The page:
News organizations and schools are natural partners, both in providing news to classrooms and in sponsoring student journalism projects. Yet most news-in-schools programs focus on the print edition of the paper when data indicate teachers and students both prefer the online edition. Local newspapers lag behind national outlets in developing strong school programs, and classroom surveys reflect this. Strong programs such as the New York Times’ Learning Network are easy-to-use and popular, and they foster future customers and supporters of journalism in America’s classrooms. News institutions, particularly local ones, that do not have engaging online education tools should develop them.
News literacy programs offer a similar opportunity: training young people to appreciate the value, ethics, processes and approach of journalism and to navigate the immense world of journalism content. These programs are far too rare in America’s public schools. Vanguard initiatives such as theNews Literacy Project deserve attention and expansion. More
This idea is already well-known, but its importance cannot be overstated. Young people get a great deal (for some, all) of their news socially from friends, family, conversations and social networks. Though news organizations are increasingly aware of this trend, on-site sharing features are frequently cumbersome or difficult to locate, and too many news organizations maintain one-way social network presences that simply broadcast content rather than engaging audiences in a two-way conversation. Content should also be designed to thrive and attract attention in an environment where many people arrive directly at specific pieces of content rather that at news organizations’ home pages. More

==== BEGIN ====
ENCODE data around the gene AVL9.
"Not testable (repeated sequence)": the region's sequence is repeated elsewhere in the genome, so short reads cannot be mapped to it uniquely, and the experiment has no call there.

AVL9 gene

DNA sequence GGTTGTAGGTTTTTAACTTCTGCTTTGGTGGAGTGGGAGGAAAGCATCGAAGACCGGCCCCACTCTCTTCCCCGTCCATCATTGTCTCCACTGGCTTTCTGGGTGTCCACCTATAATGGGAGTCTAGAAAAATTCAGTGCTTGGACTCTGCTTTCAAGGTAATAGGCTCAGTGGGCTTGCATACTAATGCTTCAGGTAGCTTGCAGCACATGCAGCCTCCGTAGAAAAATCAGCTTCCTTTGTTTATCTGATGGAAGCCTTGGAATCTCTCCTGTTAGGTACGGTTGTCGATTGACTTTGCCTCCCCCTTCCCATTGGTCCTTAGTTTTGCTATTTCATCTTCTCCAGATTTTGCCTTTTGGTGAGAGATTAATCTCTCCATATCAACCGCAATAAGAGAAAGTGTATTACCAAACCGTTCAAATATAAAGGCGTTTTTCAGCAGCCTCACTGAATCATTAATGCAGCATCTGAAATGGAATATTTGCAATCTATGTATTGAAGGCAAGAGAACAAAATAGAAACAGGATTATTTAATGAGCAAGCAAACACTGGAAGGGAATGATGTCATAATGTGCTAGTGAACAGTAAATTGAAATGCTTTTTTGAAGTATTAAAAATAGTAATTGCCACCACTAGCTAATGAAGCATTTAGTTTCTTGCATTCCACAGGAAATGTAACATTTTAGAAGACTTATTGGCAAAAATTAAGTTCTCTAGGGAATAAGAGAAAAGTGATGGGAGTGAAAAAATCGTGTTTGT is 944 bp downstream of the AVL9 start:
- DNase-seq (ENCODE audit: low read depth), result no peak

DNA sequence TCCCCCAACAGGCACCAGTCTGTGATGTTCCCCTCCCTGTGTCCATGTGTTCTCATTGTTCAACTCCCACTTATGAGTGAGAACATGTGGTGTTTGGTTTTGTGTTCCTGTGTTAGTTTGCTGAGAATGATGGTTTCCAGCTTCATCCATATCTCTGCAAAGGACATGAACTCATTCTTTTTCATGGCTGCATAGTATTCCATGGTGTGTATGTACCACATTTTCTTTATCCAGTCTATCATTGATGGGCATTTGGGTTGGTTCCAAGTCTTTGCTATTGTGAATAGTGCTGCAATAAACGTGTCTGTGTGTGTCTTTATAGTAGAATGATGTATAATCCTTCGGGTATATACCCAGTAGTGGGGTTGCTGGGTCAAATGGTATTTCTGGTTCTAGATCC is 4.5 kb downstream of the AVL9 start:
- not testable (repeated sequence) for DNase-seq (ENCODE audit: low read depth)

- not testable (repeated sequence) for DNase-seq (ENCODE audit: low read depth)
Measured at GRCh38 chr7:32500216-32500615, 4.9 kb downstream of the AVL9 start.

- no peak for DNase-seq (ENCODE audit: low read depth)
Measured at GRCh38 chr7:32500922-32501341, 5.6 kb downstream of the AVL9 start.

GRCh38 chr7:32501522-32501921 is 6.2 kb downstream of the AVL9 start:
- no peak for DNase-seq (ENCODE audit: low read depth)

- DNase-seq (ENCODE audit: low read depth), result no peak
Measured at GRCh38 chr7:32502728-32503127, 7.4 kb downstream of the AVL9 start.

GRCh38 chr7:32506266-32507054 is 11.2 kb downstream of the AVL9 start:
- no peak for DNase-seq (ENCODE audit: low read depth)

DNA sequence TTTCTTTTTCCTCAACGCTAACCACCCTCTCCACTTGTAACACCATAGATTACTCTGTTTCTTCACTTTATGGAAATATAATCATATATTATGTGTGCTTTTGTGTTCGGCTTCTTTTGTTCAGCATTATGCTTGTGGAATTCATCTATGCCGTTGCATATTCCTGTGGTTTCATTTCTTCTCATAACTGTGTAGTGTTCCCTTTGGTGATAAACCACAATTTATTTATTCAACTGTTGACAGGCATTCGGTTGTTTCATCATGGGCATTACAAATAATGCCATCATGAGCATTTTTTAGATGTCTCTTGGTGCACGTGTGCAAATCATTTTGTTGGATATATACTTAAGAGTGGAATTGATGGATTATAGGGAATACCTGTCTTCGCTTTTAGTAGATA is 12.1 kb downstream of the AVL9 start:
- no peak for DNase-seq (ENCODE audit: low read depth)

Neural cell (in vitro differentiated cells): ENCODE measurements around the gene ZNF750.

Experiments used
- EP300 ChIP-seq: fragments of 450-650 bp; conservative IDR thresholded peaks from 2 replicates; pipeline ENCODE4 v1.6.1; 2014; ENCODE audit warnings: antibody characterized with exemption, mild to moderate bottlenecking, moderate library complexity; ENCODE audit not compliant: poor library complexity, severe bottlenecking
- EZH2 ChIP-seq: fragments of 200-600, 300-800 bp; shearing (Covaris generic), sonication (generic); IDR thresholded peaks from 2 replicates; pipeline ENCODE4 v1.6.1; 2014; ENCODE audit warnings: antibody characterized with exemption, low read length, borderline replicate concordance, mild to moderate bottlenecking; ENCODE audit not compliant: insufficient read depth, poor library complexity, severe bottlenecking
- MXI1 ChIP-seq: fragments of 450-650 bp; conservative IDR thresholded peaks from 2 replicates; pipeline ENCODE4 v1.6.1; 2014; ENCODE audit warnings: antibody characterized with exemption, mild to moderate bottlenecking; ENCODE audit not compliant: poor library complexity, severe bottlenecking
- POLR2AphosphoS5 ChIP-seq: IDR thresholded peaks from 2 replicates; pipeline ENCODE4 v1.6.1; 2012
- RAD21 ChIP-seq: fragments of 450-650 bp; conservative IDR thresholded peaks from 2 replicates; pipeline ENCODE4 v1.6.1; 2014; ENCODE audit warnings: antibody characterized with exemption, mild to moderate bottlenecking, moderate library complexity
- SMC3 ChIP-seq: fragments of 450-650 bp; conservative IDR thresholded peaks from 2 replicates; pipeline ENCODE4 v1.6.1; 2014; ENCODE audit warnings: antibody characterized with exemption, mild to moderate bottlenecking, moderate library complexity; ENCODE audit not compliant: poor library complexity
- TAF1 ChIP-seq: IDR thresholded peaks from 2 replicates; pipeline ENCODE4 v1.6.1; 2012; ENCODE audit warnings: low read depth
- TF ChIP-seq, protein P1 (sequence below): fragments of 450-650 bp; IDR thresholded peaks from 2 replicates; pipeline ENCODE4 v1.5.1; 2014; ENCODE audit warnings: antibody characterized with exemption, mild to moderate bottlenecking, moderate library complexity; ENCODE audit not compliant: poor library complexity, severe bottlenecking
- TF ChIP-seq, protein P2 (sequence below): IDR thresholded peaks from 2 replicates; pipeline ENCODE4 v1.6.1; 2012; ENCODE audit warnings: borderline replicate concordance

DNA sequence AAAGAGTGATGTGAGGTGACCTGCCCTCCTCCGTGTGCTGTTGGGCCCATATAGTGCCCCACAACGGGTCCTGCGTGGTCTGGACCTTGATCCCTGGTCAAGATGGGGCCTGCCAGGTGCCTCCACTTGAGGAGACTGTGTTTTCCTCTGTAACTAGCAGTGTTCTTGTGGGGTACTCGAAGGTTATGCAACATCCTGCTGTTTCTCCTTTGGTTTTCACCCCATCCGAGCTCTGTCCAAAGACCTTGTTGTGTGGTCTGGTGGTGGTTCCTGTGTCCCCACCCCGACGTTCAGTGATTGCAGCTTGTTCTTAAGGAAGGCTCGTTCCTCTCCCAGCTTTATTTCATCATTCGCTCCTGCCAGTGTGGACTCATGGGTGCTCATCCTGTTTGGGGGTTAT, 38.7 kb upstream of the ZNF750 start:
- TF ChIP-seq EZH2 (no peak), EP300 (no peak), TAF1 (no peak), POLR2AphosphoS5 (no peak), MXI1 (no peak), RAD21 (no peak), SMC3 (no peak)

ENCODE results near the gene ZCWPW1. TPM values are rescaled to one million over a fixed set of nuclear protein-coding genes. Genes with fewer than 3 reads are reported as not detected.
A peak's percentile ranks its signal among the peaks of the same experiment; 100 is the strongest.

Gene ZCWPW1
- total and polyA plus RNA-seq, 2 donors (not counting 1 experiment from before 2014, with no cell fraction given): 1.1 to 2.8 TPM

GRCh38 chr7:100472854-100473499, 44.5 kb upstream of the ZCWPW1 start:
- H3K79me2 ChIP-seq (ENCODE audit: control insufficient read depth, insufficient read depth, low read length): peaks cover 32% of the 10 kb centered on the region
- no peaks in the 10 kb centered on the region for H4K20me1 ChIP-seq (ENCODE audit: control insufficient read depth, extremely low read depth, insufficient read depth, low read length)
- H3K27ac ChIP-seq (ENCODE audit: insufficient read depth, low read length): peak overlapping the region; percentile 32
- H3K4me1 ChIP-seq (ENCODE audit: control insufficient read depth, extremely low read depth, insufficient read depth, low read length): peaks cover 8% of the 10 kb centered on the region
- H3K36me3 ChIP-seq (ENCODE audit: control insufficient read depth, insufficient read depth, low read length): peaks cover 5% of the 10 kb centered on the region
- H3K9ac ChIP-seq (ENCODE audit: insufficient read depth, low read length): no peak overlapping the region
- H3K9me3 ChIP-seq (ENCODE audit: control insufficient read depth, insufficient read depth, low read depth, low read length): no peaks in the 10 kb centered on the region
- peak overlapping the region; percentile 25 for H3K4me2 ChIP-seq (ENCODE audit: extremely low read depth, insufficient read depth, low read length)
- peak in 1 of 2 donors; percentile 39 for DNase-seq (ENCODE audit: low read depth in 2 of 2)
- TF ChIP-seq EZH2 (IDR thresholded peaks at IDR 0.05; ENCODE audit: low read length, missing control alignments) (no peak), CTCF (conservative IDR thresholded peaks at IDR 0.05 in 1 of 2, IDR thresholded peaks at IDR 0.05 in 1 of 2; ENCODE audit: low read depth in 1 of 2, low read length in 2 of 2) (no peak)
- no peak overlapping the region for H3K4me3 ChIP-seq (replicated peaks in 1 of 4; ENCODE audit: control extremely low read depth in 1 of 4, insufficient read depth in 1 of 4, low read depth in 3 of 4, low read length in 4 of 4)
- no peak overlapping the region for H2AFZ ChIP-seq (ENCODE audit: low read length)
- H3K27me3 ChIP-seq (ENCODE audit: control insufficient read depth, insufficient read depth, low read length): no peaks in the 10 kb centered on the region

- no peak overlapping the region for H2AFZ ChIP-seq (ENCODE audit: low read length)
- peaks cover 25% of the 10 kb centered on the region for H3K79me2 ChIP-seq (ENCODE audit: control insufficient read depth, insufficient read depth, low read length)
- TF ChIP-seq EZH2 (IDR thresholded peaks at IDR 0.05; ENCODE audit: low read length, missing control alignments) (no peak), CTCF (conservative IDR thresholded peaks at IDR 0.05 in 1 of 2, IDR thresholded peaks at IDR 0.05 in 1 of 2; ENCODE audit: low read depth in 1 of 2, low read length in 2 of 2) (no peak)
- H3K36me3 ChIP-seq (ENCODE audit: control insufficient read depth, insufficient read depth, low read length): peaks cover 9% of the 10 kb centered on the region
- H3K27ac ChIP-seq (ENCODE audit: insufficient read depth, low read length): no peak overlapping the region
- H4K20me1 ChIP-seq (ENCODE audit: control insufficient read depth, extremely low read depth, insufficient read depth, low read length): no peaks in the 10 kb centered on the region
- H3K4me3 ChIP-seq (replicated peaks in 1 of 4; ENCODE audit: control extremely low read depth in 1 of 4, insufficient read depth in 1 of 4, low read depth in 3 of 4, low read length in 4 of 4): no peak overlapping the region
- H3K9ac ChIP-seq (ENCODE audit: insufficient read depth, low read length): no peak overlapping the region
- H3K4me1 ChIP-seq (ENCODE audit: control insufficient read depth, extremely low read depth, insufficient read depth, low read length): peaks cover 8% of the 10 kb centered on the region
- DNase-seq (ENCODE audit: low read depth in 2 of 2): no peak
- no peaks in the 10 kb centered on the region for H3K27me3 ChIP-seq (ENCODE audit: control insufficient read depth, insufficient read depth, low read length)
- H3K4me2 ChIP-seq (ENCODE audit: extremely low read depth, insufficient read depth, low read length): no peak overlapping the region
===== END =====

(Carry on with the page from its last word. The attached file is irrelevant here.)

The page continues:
The network evening newscast is not a popular news platform among young people, and its market share will continue to decrease in the years ahead. Though cable news is much more popular, it too is losing ground to the Internet and will continue to. Television news is generally less dense than printed or online content per minute spent by consumers, and cable news is plagued by well-known problems. Yet it remains a powerful medium thanks to its visual strength and nearly universal penetration. Television outlets should focus on online content production and select particular topics to highlight in-depth on-air. Current.tv is an encouraging but limited example of this idea in action.